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abstract = "Objectives: Progression-free survival of first-line targeted therapy greatly influences the survival of patients with metastatic renal cell carcinoma. We evaluated whether post-treatment inflammatory markers and lactate dehydrogenase levels had impacts on progression-free survival prediction in addition to those of conventional predictors. Methods: Two hundred and fifteen patients whose tumors were clear cell type and in whom first-line targeted therapies could be continued for >1 month were evaluated. Pretreatment clinical factors, pathological factors and laboratory data 1 month after targeted therapy initiation-including inflammatory markers (neutrophil count, neutrophil-to-lymphocyte ratio and C-reactive protein) and lactate dehydrogenase-were reviewed. To identify progression-free survival predictors, multivariate analyses were done. Results: The 1-year progression-free survival rate was 47{\%}. Female gender, Karnofsky performance status <80{\%}, time from diagnosis to systemic treatment <12 months, pretreatment C-reactive protein >3.0 mg/dl and post-treatment neutrophil-to-lymphocyte ratio >3.0 were independent predictors for progression-free survival. In contrast, neither C-reactive protein increase nor neutrophil-to-lymphocyte ratio increase after targeted therapy initiation were independent predictors. Pretreatment lactate dehydrogenase, post-treatment lactate dehydrogenase and lactate dehydrogenase decline were not independent predictors. When all patients were stratified by these independent factors into three groups (0 risk vs. 1 or 2 risks vs. 3 or more risks), there were significant differences in progression-free survival rates between the groups (P < 0.0001). Furthermore, there were also significant differences in overall survival rates between the groups (P < 0.0001). Conclusions: Integration of post-treatment neutrophil-to-lymphocyte ratio value with pretreatment factors may lead to the establishment of effective predictive model for disease progression in patients with metastatic clear cell renal cell carcinoma who received first-line targeted therapies.",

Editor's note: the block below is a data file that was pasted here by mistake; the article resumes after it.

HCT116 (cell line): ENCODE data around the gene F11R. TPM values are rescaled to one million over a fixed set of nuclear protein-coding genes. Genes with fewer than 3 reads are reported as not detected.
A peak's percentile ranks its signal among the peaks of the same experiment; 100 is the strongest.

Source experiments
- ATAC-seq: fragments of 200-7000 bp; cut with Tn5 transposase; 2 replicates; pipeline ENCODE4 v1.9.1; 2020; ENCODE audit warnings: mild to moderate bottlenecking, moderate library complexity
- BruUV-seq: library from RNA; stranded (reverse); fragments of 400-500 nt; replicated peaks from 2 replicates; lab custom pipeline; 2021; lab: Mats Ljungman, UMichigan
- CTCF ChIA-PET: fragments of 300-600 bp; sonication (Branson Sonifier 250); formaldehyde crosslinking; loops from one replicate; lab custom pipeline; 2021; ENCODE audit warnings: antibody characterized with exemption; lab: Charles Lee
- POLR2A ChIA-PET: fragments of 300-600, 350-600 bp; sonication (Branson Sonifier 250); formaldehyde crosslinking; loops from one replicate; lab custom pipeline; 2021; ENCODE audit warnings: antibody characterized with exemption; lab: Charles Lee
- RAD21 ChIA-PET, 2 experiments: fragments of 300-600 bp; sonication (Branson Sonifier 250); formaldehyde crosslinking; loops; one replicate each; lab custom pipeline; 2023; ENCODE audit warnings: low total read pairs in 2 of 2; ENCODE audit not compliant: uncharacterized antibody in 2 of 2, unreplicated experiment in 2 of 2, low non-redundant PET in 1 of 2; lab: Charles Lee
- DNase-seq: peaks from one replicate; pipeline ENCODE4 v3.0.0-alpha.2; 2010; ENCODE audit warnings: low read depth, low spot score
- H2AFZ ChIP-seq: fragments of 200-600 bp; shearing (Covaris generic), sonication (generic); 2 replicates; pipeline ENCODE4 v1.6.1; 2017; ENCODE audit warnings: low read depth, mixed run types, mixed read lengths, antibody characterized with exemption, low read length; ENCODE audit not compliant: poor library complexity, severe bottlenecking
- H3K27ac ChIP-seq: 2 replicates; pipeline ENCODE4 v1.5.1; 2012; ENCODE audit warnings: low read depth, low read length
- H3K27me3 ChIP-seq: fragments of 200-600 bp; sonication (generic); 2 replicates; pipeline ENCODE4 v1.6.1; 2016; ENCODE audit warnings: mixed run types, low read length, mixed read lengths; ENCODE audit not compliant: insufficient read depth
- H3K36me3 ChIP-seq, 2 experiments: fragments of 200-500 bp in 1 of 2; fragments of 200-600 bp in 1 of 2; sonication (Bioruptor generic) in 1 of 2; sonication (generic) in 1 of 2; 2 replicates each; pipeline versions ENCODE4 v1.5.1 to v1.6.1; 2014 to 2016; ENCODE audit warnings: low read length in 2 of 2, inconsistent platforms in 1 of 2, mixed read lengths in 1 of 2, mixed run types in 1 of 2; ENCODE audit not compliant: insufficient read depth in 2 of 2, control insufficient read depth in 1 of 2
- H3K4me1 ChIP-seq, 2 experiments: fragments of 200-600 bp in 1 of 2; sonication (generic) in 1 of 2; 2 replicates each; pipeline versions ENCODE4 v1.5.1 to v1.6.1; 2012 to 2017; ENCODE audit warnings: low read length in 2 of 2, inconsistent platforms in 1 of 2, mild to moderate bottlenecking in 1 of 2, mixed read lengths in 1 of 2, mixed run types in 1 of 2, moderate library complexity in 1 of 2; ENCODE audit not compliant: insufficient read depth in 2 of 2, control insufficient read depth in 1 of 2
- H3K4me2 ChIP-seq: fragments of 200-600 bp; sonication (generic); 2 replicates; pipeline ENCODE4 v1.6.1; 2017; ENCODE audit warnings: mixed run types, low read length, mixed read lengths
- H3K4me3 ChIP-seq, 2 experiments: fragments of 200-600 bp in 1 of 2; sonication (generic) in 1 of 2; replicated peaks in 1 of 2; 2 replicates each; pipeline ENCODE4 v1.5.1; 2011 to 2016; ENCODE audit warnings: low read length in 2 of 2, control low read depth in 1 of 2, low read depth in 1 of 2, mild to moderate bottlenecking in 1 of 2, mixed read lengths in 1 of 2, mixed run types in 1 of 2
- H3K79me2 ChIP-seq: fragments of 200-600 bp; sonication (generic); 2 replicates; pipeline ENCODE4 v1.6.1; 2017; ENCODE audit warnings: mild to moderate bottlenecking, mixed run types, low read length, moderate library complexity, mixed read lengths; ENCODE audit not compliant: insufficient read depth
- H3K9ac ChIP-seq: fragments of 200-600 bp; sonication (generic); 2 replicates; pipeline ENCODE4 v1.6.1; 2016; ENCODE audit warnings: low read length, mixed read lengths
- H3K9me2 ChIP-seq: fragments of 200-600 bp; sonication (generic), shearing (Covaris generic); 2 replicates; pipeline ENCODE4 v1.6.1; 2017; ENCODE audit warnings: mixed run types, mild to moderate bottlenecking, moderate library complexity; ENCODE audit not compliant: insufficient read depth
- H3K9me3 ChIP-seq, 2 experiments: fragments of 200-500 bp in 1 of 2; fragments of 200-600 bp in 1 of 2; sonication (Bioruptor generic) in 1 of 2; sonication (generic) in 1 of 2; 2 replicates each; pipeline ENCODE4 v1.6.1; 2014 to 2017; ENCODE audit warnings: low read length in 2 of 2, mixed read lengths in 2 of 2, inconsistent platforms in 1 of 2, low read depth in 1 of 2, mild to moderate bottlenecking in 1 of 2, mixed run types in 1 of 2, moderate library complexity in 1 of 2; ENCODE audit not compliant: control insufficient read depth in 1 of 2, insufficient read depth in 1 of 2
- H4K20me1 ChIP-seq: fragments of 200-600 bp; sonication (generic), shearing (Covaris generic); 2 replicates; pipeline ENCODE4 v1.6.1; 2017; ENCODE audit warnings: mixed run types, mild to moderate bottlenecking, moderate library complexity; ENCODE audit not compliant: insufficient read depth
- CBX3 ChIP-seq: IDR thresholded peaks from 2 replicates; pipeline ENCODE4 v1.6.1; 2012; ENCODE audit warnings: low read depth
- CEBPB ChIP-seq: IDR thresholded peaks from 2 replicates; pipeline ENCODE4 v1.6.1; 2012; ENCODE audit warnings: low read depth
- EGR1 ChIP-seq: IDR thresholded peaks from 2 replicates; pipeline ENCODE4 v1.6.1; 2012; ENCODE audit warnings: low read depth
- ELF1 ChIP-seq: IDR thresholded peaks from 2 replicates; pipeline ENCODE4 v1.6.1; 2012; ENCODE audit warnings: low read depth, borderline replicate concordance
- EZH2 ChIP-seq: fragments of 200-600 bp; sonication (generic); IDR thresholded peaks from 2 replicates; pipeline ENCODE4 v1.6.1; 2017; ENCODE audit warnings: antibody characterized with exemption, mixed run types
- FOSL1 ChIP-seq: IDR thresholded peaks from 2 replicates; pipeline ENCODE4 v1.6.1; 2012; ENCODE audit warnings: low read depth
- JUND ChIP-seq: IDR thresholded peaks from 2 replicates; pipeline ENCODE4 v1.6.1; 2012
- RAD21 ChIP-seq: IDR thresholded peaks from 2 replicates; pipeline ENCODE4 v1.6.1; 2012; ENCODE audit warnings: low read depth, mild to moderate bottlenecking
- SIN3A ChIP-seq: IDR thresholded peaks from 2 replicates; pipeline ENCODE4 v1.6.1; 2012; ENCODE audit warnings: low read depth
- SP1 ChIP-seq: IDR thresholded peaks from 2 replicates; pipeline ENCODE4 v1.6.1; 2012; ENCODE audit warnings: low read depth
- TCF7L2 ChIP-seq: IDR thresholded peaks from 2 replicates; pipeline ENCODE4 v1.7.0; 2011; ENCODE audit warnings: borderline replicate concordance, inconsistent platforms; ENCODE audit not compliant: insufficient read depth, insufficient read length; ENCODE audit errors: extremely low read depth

author = "Keiichi Ito and Ayako Masunaga and Nobuyuki Tanaka and Ryuichi Mizuno and Suguru Shirotake and Yota Yasumizu and Yujiro Ito and Yasumasa Miyazaki and Masayuki Hagiwara and Kent Kanao and Shuji Mikami and Tetsuo Momma and Takeshi Masuda and Ken Nakagawa and Masafumi Oyama and Tomohiko Asano and Mototsugu Oya",